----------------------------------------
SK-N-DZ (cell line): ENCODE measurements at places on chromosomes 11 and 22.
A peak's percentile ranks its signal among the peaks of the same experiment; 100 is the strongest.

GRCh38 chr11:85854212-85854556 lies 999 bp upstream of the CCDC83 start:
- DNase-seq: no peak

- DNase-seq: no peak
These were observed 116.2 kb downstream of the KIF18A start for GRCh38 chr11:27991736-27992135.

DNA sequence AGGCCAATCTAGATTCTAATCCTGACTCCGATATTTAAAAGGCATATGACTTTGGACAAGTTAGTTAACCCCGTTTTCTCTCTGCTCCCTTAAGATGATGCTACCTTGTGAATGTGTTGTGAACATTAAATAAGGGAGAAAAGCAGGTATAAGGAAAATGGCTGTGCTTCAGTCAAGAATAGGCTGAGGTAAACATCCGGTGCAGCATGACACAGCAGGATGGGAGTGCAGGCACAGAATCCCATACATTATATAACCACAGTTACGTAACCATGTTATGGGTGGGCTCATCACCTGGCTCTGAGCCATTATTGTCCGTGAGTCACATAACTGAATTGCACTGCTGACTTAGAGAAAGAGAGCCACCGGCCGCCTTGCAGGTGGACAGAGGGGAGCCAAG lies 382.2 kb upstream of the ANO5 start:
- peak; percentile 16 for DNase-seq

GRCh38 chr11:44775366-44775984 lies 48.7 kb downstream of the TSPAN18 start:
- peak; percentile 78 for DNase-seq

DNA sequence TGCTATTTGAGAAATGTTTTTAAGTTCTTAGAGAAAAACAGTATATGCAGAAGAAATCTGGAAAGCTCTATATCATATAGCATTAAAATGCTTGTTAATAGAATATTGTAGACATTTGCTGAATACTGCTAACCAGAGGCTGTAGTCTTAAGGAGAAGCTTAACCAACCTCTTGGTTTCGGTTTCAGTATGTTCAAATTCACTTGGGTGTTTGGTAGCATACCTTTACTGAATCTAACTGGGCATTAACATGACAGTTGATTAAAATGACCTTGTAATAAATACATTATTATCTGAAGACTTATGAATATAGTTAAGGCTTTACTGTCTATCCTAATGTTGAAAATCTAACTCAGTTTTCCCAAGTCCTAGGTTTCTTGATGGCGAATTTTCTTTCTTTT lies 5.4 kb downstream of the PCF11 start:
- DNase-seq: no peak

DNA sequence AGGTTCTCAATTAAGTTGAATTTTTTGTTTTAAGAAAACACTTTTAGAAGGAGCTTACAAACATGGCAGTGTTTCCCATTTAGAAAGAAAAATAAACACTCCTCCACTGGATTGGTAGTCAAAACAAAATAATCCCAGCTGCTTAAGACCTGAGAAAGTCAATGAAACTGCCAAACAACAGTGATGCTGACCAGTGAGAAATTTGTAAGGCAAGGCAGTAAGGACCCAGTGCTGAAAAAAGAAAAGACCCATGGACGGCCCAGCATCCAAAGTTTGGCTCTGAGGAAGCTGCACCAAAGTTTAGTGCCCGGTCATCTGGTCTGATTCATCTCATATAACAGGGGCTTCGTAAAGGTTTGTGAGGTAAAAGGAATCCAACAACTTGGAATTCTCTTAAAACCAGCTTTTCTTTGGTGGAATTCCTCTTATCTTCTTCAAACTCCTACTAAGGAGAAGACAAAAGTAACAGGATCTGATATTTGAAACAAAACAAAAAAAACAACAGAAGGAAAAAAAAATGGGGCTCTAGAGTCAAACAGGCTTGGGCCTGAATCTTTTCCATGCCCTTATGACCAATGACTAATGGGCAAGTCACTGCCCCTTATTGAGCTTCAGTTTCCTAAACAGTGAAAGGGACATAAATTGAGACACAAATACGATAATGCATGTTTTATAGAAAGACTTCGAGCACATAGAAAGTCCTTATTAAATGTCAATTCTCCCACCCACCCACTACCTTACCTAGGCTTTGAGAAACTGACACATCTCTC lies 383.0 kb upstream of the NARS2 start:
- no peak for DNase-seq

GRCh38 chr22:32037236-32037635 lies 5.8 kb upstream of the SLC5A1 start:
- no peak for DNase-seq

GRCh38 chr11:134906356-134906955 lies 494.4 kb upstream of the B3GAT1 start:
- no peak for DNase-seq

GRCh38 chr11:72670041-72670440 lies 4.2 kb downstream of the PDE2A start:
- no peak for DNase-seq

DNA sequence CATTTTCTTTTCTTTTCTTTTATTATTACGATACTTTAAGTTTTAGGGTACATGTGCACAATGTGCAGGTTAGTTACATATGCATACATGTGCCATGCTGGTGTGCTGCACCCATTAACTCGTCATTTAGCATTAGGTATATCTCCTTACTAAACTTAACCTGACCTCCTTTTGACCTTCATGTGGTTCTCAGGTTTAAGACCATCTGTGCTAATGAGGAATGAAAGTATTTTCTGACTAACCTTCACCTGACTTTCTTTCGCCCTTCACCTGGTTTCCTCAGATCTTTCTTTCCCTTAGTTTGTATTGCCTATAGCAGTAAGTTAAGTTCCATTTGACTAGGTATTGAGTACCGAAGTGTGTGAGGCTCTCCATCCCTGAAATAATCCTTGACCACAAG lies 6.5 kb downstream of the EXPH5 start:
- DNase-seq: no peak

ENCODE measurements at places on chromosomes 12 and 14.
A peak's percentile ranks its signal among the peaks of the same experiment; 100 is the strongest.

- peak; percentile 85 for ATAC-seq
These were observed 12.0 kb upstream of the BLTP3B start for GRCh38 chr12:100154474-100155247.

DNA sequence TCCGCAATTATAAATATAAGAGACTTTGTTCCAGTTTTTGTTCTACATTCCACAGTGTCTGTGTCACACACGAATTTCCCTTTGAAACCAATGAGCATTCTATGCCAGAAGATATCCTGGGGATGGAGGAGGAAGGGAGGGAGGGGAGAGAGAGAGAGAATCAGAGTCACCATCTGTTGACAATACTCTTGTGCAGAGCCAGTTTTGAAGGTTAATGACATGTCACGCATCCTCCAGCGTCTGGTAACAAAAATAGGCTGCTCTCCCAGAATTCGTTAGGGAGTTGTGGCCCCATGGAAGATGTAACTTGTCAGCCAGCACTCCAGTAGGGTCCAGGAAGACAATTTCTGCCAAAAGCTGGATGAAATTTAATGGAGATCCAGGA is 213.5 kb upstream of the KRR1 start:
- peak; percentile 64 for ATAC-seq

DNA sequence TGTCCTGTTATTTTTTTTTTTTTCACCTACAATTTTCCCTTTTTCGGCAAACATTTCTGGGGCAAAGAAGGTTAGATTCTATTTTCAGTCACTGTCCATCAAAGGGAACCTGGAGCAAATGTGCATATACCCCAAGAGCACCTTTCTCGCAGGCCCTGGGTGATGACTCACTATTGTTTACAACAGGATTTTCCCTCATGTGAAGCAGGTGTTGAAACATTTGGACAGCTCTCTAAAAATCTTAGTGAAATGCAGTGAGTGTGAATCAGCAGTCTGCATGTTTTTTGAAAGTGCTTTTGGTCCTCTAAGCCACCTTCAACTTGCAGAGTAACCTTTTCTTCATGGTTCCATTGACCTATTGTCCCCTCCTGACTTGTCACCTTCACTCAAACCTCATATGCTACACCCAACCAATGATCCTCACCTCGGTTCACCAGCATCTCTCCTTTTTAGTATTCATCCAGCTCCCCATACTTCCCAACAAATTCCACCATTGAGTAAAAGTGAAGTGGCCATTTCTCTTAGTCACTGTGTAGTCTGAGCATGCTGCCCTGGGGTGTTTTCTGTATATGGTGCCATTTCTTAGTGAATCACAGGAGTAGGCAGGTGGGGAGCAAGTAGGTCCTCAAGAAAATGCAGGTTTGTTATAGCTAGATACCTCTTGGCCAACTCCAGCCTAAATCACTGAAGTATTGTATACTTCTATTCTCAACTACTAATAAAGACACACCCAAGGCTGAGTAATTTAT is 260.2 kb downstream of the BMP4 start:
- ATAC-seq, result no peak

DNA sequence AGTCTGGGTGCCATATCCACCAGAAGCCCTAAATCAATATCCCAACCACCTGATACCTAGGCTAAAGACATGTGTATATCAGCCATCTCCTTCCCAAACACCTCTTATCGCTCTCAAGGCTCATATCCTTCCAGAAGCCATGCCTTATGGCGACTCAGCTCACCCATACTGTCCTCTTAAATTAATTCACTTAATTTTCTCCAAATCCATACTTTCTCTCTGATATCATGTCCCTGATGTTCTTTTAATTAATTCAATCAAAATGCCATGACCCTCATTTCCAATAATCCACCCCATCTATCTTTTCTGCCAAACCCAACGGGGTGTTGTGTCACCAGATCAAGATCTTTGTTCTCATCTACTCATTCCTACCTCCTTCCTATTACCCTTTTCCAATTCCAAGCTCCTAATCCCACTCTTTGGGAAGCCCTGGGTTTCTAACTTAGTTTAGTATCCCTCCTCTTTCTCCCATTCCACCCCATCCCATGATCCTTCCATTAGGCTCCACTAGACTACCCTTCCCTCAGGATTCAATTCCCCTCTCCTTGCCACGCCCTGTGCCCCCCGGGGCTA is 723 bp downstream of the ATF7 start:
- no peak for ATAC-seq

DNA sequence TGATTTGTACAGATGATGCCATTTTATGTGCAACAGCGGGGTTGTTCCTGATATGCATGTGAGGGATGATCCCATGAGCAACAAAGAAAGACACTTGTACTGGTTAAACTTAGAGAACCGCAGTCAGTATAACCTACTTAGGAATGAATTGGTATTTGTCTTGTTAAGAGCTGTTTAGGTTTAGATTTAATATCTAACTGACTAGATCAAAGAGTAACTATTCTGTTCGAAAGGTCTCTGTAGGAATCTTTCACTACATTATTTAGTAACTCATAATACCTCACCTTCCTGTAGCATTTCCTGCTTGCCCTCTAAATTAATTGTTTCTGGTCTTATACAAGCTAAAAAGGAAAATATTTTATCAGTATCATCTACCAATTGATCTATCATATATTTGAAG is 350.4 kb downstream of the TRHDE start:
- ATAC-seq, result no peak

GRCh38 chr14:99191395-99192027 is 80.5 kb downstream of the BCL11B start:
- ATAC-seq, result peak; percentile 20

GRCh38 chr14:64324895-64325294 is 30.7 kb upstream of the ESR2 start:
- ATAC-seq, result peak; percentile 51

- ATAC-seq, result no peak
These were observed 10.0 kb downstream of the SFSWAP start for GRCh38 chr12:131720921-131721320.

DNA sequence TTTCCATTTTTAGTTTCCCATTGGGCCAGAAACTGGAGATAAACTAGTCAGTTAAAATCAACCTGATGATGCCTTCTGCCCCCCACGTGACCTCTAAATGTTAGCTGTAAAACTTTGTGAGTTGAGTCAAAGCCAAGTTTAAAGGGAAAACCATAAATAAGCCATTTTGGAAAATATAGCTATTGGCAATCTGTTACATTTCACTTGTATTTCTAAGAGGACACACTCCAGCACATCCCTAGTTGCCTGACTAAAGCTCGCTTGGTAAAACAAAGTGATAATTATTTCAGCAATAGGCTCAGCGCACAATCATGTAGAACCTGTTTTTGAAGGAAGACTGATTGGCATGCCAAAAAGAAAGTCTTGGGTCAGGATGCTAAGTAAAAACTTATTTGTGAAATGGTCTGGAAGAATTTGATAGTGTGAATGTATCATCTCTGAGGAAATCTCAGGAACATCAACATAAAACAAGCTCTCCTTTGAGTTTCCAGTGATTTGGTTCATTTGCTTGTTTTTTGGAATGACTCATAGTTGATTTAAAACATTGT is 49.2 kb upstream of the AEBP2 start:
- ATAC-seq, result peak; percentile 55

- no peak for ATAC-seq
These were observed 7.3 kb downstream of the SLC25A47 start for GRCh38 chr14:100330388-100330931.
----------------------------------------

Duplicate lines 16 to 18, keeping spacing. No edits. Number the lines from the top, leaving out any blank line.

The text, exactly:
- no peak for DNase-seq

GRCh38 chr11:134906356-134906955 lies 494.4 kb upstream of the B3GAT1 start:
- no peak for DNase-seq